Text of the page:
Give Plain Text Emails Some Image Love, Too
Like the plain text look? Don’t forget that you can keep your emails plain and still spice them up a bit by inserting images to break up some of the white space. It’s easy to do with a plain template. And it looks great – check out this example from Vegan Coach:
Don’t Neglect The Text
Images shouldn’t replace good content. Create great text and use images as enhancements. Consider the following:
- The placement: Using an image towards the top of your email? That’s ok, but keep your subject line and header clear, or place text next to the image. It’ll help let subscribers know right away, even from their preview pane, what your email’s about.
- Your industry: Does it make sense for you to use a lot of images? A restaurant, for example, might include tons of photos of their food to entice customers. But that might not work for what you’re trying to promote, so only use an image if it feels right. Don’t force it.
- Image size: Are your images too large? Shrink them down. Remember that they shouldn’t be obtrusive. Along these lines, it’s rarely a good idea to send only an image, with no text at all, as your entire email. Say something. Anything.
And Before You Send?
Test, test, test. Then test some more. Send yourself test emails to make sure all your images load correctly, your links work properly and everything’s looking the way you want it to.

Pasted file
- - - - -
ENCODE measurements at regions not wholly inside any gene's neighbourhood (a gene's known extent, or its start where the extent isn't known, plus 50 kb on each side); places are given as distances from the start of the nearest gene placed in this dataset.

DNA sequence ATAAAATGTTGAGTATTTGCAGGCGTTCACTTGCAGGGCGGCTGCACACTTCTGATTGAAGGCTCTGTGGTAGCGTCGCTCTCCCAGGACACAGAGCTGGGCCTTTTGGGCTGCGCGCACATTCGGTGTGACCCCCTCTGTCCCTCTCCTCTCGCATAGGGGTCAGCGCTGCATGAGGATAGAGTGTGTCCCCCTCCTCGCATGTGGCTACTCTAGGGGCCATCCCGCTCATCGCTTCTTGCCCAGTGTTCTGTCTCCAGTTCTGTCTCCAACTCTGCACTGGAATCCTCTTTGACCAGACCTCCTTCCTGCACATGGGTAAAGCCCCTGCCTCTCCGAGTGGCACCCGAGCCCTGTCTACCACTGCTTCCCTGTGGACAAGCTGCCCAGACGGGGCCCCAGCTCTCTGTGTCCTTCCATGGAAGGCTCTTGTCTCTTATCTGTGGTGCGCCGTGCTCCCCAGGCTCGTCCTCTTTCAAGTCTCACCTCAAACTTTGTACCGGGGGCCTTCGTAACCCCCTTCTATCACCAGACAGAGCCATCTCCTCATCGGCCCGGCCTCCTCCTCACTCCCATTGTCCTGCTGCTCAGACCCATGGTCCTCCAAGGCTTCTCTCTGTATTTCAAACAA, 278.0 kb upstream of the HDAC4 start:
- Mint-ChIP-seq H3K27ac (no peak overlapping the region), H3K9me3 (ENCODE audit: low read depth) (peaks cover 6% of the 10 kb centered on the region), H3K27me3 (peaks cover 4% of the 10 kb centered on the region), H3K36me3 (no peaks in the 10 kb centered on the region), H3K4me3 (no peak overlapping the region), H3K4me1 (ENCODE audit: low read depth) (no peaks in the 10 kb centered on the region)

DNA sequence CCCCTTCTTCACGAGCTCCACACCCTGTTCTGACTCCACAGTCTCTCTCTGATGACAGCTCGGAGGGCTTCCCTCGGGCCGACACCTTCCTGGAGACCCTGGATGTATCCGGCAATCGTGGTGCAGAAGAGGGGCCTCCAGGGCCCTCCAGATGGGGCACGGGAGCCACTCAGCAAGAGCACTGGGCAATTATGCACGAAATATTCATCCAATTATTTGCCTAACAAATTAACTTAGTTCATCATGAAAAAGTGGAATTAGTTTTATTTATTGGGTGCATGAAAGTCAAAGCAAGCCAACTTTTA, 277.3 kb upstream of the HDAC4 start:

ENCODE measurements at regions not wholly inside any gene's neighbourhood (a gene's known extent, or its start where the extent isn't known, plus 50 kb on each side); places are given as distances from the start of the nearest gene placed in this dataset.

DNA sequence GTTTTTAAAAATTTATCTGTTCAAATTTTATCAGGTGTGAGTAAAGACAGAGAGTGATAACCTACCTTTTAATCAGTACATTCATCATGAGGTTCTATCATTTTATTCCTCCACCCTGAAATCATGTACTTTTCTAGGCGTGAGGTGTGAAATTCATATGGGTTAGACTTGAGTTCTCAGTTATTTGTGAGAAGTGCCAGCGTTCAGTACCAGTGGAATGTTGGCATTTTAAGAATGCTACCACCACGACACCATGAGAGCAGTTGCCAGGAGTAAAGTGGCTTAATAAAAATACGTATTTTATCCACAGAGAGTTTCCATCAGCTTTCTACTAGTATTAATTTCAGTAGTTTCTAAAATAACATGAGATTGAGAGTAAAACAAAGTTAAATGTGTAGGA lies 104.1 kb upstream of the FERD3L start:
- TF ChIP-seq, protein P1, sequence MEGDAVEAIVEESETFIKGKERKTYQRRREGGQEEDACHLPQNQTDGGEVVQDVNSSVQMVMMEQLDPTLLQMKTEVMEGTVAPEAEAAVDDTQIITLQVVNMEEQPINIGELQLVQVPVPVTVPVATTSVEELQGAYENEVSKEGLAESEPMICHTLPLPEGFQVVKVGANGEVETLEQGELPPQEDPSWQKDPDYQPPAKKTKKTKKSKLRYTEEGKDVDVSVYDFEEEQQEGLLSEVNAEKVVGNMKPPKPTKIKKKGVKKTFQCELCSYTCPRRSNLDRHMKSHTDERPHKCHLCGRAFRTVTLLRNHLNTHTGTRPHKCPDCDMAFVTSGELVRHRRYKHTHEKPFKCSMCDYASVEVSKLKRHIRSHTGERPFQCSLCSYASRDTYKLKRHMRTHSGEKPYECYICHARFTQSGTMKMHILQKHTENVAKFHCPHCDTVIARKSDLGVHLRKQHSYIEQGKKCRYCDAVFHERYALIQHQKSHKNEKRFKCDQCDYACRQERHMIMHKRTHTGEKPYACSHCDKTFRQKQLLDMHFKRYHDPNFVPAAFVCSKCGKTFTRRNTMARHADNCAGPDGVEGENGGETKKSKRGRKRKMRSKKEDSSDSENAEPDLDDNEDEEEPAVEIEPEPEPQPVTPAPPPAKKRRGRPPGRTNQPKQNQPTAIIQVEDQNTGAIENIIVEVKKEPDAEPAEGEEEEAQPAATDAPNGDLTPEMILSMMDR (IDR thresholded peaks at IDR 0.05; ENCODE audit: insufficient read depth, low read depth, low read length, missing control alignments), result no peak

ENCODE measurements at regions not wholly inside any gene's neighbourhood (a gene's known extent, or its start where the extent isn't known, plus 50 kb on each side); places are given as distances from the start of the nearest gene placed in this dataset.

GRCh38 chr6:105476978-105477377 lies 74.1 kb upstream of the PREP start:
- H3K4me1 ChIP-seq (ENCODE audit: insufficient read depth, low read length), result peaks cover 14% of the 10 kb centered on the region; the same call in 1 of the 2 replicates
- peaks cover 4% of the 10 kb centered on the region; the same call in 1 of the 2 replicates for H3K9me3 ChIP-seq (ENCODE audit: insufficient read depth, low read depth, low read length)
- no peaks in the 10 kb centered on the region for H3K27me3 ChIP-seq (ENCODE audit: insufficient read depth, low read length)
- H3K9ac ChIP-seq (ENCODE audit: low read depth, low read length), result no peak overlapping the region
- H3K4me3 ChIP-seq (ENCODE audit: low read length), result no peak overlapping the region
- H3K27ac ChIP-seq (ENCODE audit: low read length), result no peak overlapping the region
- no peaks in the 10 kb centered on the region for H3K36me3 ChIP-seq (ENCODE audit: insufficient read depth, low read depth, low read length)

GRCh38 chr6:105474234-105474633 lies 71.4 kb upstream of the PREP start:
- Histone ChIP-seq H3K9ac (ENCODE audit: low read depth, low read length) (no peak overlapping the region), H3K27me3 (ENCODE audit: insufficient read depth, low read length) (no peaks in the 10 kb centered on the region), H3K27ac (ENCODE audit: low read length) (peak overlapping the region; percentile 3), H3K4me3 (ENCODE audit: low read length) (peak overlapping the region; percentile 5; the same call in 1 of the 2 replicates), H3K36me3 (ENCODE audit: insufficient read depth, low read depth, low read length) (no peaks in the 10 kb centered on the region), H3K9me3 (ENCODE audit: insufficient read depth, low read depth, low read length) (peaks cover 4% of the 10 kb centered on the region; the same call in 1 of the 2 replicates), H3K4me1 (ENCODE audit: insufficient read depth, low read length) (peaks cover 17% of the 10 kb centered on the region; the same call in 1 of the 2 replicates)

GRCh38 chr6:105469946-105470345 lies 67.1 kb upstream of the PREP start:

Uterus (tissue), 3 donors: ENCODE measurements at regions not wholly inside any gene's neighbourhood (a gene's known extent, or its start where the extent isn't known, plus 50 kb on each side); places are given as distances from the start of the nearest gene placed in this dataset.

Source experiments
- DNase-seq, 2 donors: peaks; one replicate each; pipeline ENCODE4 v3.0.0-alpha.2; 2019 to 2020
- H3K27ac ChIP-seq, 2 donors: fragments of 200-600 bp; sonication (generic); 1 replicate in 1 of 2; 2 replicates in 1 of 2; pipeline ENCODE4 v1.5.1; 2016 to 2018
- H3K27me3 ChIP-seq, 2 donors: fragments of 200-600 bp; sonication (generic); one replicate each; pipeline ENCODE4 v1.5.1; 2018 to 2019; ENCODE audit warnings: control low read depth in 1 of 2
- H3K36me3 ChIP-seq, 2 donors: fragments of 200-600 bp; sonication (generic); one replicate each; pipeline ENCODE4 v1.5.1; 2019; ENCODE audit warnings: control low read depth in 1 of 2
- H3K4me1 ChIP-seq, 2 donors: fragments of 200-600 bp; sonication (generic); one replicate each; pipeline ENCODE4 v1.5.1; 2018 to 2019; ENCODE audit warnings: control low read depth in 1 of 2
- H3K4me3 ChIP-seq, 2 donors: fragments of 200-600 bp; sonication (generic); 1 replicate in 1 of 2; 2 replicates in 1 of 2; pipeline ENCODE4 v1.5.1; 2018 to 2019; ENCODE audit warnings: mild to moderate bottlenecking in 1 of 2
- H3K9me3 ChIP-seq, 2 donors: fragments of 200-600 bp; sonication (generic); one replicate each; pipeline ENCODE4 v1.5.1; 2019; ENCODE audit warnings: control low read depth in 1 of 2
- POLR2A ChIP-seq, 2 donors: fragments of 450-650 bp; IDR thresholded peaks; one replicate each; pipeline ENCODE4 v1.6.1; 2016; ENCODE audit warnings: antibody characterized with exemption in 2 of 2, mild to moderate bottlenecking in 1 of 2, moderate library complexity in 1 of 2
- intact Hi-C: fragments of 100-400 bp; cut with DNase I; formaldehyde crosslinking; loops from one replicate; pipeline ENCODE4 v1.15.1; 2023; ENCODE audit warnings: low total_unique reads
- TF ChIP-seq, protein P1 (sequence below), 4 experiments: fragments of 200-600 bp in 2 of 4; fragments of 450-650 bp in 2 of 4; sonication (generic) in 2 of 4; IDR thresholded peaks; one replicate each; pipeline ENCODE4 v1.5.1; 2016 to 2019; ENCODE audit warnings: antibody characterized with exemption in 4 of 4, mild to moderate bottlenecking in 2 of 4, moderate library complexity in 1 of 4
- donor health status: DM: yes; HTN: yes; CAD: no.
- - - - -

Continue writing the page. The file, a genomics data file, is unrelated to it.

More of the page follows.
Ok, you’re ready. Go crazy, and use images with abandon (while heeding the advice above, of course). And enjoy our gift of unlimited image storage, now available in all AWeber accounts!
What’s Your Best Tip For Using Images?
Got an image-using secret you’d love to share? Found a trick that works like a charm? Let us know below!
Gary Radke12/12/2013 4:08 pm
One thing I’ve learned is not to use linked images from Facebook (or any other site that’s likely to get blocked by increasingly protective corporate firewalls). Learned this the hard way. I designed an email on my home computer and went to open it at work, only to find several of the images not loaded because they were coming from blocked sites. Woopsy. So, now I make sure to test my emails at work as well.